What to make of book whose protagonist isn’t the most interesting character? That’s the situation in Andrew O’Hagan’s Personality. The novel is primarily about the stress of fame on Maria, a child singer, as she grows out of a quiet childhood on a small island in Scotland to a demanding adulthood in London.

From the first chapter, which documents a body washing up on a beach during WWII, you know that the book is going to be about more than just Maria. It delves into the history of Scotland and the treatment of its Italian immigrants during the war (they were assumed to be Nazi sympathizers), the loss of a child, distrust, hidden family secrets and a whole bunch of other stuff before it even gets to Maria’s story.

At times during the early chapters, there is a “get to the story” feeling, but once the story comes it ends up being one of the less interesting of the book. Maria’s story of going from one show to another, dropping her family from her life, and struggling with anorexia and depression never changes. It simply serves as a weak backbone for stronger secondary stories.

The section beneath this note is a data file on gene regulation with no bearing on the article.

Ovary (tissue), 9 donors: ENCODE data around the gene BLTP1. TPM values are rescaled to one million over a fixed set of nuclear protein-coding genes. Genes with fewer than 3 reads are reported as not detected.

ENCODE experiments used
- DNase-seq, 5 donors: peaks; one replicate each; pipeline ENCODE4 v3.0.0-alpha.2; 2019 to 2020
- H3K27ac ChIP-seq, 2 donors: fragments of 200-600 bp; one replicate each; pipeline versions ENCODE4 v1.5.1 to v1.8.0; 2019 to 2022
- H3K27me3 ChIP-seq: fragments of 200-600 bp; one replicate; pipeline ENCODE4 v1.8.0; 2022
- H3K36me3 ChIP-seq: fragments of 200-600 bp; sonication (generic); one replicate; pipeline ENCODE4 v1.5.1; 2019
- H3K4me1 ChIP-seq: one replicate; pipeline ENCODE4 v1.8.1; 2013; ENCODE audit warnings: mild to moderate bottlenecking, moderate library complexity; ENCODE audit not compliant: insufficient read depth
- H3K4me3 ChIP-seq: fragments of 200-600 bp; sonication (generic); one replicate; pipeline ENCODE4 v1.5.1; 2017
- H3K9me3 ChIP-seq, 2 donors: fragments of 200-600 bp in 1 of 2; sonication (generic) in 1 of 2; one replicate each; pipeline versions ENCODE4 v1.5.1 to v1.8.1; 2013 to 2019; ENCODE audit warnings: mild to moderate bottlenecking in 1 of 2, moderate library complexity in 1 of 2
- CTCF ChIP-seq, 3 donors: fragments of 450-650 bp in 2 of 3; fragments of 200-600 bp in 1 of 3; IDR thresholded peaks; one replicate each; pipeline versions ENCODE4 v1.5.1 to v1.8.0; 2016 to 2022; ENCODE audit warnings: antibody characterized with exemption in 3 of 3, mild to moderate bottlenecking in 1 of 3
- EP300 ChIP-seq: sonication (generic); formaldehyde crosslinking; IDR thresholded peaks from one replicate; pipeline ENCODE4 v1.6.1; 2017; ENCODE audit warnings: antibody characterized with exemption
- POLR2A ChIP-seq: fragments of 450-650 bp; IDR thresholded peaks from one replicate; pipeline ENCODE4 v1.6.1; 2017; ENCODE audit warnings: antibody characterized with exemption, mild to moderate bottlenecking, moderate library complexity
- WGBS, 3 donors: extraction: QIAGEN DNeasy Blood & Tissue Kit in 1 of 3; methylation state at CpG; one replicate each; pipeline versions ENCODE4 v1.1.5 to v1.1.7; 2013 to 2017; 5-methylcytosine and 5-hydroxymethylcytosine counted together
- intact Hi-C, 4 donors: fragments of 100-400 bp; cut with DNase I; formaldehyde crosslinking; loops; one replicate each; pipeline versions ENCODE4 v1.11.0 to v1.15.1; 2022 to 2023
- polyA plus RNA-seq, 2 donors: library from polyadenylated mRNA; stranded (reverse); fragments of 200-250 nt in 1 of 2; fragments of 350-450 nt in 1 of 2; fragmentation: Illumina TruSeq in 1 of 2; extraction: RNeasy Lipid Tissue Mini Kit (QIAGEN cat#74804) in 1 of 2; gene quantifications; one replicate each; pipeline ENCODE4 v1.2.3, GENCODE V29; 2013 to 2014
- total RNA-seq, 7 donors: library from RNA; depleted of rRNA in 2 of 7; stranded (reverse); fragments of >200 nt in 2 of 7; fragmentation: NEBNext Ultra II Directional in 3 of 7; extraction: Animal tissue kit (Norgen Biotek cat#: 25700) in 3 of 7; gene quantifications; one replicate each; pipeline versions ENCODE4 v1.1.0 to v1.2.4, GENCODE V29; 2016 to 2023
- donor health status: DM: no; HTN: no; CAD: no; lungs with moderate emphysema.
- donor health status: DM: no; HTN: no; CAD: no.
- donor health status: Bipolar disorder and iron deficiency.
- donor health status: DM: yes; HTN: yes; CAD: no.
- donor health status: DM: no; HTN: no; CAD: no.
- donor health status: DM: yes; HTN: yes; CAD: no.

What saves the book, and makes it one of the better novels I’ve read this year, is O’Hagan’s writing. His write with detail without getting bogged down. He accomplishes this by changing perspective and style. Everyone seems to have a say in their own short chapter or two. Styles include traditional narrative, newspaper clippings, TV interviews, and letters. The result is a very enjoyable book about not so enjoyable subjects. ( )
  mhgatti | Aug 8, 2007 |
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Amazon.com Amazon.com Review (ISBN 0571217753, Paperback)

Andrew O'Hagan's Personality opens on Scotland's Isle of Bute with three generations of the Tambini family struggling for success in their adopted home. The blanket of charm that envelops the Tambini's gradually discloses many secrets: forgotten children, torrid affairs, closeted homosexuality, and suppressed ethnic tension. Thirteen-year-old singer Maria Tambini seems to be everybody's antidote to past failures. After she leaves Bute for and audition with the television show Opportunity Knocks in London, she rapidly achieves both fame and fortune buoyed by a voice "like Barbara Streisand['s]" and charisma beyond her years. Friends and family mourn her loss to stardom while taking solace that someone has escaped Bute and achieved success as they imagine it must be on television.